“We are pleased that Congress has taken a small step to recognize the importance of biomedical research in this difficult economic climate,” said ASCO President Sandra Swain. “But sequestration is still a serious threat on top of previous years of stagnant funding in the face of biomedical research inflation.”
“Specifics have not been announced, but [NCI Director Harold] Varmus has said that he hopes to fund just as many grants in FY 2013 than it did in FY 2012,” said Retzlaff. “They can now start putting their plans into place and communicating them to us because they have a final budget for FY 2013.”
The sequestration isn’t being prorated, according to NIH officials. The 5.1 percent cut is based on the full fiscal year and has to be implemented over the remaining half of the year.
“We were happy to see that Congress came to a bipartisan agreement in advance of the continuing resolution deadline, with an increase to NIH,” said Barbara Duffy Stewart, executive director of the Association of American Cancer Institutes.
“However, this does not change the unprecedented budget cuts that our nation’s cancer centers face due to sequestration,” said Stewart. “It is our hope that Congress will work together to avoid future cuts to NIH and ultimately, NCI.”
“AACI cancer centers and young scientists cannot afford to see promising research slowed or halted.”
Sequestration and the Cost of Biomedical Inflation
“We are gratified that on a bipartisan basis, Congress provided extra dollars for NIH, NSF and FDA in the continuing resolution, but those modest gains were obliterated by sequestration,” said Mary Woolley, president and CEO of Research!America. “Unless and until policymakers repeal these annual across-the-board cuts, biomedical and health research will be in decline.
“We cannot let these arbitrary, counterproductive cuts stand.”
The loss to NIH’s purchasing power may total 23 percent over a decade, according to a recent fact sheet published by the Federation of American Societies for Experimental Biology.
After a stretch of flat funding and inflation, sequestration would reduce the NIH funding capacity to $20.7 billion—nearly a one-quarter loss.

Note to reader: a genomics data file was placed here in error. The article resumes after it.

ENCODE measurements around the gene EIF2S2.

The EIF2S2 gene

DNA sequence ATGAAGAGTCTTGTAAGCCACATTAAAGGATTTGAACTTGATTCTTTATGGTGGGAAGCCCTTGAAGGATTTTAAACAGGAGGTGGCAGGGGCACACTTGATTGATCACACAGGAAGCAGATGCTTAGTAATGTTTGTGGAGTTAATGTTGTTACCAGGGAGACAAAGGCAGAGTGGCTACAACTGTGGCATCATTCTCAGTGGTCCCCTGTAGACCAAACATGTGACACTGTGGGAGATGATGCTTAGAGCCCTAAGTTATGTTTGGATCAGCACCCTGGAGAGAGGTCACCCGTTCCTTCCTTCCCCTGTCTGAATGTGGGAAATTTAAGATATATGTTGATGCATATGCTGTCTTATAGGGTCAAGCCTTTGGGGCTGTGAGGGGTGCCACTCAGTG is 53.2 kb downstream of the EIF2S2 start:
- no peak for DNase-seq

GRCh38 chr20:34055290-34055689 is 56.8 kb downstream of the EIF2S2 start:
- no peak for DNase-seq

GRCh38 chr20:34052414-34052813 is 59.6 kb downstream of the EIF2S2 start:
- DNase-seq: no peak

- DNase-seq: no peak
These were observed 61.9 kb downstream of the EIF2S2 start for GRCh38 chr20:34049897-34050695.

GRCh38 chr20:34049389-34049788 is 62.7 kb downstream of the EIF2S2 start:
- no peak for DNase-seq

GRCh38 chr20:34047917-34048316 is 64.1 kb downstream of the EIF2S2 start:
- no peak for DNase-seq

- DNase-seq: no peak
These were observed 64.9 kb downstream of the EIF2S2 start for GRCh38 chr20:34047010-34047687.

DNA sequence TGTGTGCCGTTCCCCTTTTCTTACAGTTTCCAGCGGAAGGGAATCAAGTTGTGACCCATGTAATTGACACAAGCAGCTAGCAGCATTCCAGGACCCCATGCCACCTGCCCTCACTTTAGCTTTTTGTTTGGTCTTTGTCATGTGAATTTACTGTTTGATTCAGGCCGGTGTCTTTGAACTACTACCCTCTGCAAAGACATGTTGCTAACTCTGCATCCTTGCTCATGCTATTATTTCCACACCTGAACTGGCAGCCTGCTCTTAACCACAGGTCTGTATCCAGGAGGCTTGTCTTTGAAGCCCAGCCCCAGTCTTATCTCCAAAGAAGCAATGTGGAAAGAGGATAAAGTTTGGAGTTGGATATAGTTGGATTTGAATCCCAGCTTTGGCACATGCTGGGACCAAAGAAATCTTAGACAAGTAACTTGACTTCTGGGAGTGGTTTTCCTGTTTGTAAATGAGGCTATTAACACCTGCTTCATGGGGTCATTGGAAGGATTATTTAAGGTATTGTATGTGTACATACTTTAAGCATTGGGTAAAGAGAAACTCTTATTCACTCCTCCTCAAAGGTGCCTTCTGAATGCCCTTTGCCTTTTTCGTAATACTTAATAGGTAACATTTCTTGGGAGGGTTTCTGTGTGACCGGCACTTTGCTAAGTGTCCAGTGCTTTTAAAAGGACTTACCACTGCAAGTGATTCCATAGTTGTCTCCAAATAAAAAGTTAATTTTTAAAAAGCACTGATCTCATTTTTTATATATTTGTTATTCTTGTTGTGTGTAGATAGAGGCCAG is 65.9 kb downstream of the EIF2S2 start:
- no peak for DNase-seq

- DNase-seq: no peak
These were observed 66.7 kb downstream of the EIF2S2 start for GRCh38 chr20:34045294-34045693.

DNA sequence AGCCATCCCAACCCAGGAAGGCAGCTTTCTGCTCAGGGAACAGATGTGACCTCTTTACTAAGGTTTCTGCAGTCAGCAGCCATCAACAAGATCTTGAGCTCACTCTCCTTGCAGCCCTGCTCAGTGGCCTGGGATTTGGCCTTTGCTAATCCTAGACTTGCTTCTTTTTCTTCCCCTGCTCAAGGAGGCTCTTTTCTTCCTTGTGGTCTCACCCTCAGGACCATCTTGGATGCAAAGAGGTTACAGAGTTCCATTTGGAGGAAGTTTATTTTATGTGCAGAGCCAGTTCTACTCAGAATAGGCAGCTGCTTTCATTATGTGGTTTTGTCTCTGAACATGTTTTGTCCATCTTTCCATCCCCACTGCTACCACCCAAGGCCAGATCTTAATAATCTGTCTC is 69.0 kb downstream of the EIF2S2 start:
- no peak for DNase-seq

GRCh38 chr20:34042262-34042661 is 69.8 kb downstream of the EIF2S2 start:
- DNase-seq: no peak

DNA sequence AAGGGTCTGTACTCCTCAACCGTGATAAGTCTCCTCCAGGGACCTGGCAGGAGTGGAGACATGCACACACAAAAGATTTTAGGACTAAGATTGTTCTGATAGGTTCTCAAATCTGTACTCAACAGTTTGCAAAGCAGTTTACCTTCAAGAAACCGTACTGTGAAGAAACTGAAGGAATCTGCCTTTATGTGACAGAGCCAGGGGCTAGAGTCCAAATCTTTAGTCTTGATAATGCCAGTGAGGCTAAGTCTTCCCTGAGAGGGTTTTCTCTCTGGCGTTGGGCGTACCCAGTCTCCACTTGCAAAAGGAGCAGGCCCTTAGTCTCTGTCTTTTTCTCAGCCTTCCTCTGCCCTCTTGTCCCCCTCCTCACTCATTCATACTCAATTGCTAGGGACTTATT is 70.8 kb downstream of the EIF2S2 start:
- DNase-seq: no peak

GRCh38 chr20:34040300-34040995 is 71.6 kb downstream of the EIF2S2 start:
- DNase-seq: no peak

California and Massachusetts may lose as much as $180 million and $127 million in NIH funding due to sequestration, respectively, according to FASEB estimates.
“I think the suddenness of [sequestration] and the depth of it would be a disaster for research, which is not an activity that you can turn on and off from year to year,” said Elias Zerhouni, former NIH director and president of global research and development at Sanofi. “The most impacted are the young, new investigator scientists, who are coming into science, and will now abandon the field of science.”
“We are going to maim our innovation capabilities if you do these abrupt deep cuts at NIH,” Zerhouni said. “It will impact science for generations to come.”
Sequestration cuts amount to more than the fiscal 2012 funding of $1.491 billion for three major research programs at the NCI that study the mechanisms, diagnosis and prevention of cancer. That amount is also more than the $1.48 billion budget for the National Institute of Mental Health, according to a March 13 report by Research!America.
“It’s extremely frustrating, because we are going in completely the wrong direction, as this budget for NIH in FY 2013 accelerates the decline in medical research funding that we have been facing for the past decade, especially when taking into account how NIH’s budget has not been keeping up with the annual rate of inflation,” Retzlaff said. “This crisis situation is why we as a community are joining together on April 8 to Rally for Medical Research.
“Thousands will be participating in person at the rally while millions will be participating nationwide to ask our policy makers to make NIH and medical research a national priority,” Retzlaff said.